This week was packed with so many activities. We started off our Monday with a lecture on the Irish economy from Dr. Alessia Passagnini in the Quinn School of Business at UCD. This lecture provided us with information on the European Union as well as Ireland’s economic impact/struggles. Some important information we learned related back to Ireland accounting for .9% of the EU’s population as well as before becoming apart of the EU, Ireland depended economically on farming. Although, according to our slides, nowadays global exports as well as hi-tech industry help support the Irish economy. The lecture was FILLED with tons of useful information. All of us left there feeling like we really got a taste of the history and understanding of the Irish economy.
Later on that day, it was time to head over to Ernst & Young! On our way over there I was definitely nervous. While I am not an accounting major I had no idea what to expect and going to one of the big 4 accounting firms was an intimidating thought in the beginning. I was so worried about whether or not I was going to be able to work in this type of environment and if I would even understand what was going on. As we arrived we were put in a large room with all of the other EY interns. We took a seat waiting to be told what the plan was for the day. We found out that we were all going to be competing against each other and be split up into teams of around 9 people, but our teams had to be a mixture of Arkansas and EY. The competition was based off of a case study where we had to analyze different scenarios and decide which would be the best for a company looking to expand. we had about an hour to analyze and put together a powerpoint to present to the crowd. Our team worked very well together and we came up with some great ideas, it just turned out that we didn’t quite have enough time to really organize our powerpoint as well as we would have liked. But the experience itself was a great one. I learned a lot about working with complete strangers and time management as well as what it would be like to be given a project like that and to have to present it to what could one day be a Board of Directors.
Some of the interns in this photo have become some great friends! They were all so kind and showed us around town. At least for me, I felt like this is what studying abroad is all about. It’s about getting a hands on education in places you wouldn’t be able to experience in your home country as well as making friends and embracing different cultures for what they are.
On Tuesday, we made our way over to the Glasnevin cemetery. This cemetery has more people buried in it than the entire population of Ireland (which happens to be around 4.6 million). As we were walking around you could tell how much respect the Irish have for their deceased, especially O’Connel, as well as Michael Collins just based off the flowers still left on their graves. These two have a lot of history built up between them.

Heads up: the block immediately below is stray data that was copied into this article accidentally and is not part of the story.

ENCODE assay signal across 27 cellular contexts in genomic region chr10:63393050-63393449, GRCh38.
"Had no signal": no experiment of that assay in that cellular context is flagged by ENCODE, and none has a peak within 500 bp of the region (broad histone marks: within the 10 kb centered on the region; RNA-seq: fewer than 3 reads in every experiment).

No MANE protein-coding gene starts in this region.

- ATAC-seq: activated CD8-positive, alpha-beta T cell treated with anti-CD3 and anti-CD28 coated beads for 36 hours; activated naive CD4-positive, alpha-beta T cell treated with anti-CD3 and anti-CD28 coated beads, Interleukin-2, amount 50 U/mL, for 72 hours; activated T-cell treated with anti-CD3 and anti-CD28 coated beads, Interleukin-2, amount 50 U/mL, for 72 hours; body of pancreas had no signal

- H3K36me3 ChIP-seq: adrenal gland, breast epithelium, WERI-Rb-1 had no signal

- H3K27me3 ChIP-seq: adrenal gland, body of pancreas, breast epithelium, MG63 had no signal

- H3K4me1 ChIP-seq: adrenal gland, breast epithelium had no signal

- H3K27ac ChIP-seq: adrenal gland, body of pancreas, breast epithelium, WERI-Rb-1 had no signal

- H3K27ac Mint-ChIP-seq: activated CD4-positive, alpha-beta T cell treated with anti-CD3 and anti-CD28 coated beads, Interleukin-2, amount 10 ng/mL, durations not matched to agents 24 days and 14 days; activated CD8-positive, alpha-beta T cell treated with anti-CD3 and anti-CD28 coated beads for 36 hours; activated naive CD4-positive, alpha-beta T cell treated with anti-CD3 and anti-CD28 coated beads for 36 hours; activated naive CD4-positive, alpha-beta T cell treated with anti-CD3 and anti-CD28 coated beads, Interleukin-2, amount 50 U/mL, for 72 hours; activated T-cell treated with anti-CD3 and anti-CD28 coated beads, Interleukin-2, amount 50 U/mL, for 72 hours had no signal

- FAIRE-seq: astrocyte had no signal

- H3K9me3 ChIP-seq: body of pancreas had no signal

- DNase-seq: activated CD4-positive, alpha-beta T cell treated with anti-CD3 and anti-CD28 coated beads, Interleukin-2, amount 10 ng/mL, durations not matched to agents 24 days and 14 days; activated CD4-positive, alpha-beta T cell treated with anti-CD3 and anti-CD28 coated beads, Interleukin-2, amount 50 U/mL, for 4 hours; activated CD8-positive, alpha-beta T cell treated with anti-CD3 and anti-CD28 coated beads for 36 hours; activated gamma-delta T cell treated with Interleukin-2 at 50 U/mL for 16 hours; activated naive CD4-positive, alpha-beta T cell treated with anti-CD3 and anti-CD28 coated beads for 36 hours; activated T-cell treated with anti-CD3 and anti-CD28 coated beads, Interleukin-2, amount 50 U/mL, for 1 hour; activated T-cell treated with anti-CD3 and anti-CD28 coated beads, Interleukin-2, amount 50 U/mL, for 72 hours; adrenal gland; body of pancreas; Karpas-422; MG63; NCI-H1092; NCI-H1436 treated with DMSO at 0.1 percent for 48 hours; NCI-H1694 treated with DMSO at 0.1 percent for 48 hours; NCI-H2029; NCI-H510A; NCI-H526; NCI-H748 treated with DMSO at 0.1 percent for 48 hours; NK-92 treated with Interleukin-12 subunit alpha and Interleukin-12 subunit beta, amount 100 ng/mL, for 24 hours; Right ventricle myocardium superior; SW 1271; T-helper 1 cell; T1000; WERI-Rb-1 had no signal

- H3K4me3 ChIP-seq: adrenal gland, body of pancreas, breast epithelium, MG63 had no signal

That night we were off to watch the Riverdance at the Gaiety Theatre! This was one of my favorite memories from the trip. The Irish Dancing and singing throughout the performance was amazing. The talent was unbelievable to watch. It provided a traditional look into Irish Dance as well as incorporating a modern spin on it. Watching the show made me wish I didn’t have 2 left feet. Below is a picture of the Gaiety Theatre.
The next day we continued with our second stop at Deloitte. I was so impressed with the people and culture there. My ears definitely perked up when they said they accepted people with different majors. The day consisted of another competition, but this time it was all of our study abroad group on teams competing against one another. The competition was not what I had expected.
We were on teams of 3 and there were 4 parts to the competition with 15 minutes to complete each section. My team began at the analytics station where we had to use a computer program to decide if implementing a program to teach undereducated people would be beneficial in a certain area of town by gathering data on a multitude of things. Next, we moved on to tax. This station required us to determine whether or not certain companies involved in different types of situations deserved tax breaks- this was determined by if they met a series of constraints, which is what we were required to figure out. The next stage of competition was the ‘As One’ challenge. It was our job to pitch to “representatives” of the Rio olympics on behalf of Deloitte and express why we would be their best option for handling their financials and logistics. This was challenging because of the time constraint but we managed to put together and present our ideas. Our last stop of the competition was Forensics. We had to decode a message but first had to figure out the key. The message solved was “those who never make mistakes never tried anything new.”
Once the challenge was over we were a bit relieved. It was all non-stop and almost exhausting. It was a great experience and something I’d feel more comfortable doing if I was ever thrown into that situation again.
It was fun to get a taste of what goes on everyday for those working at these firms. The experiences at both were really unique and beneficial. I feel like this type of real world experience is allowing us to see what it would be like to works for these types of firms one day in the future and to allow us a glimpse at what we may or may not like.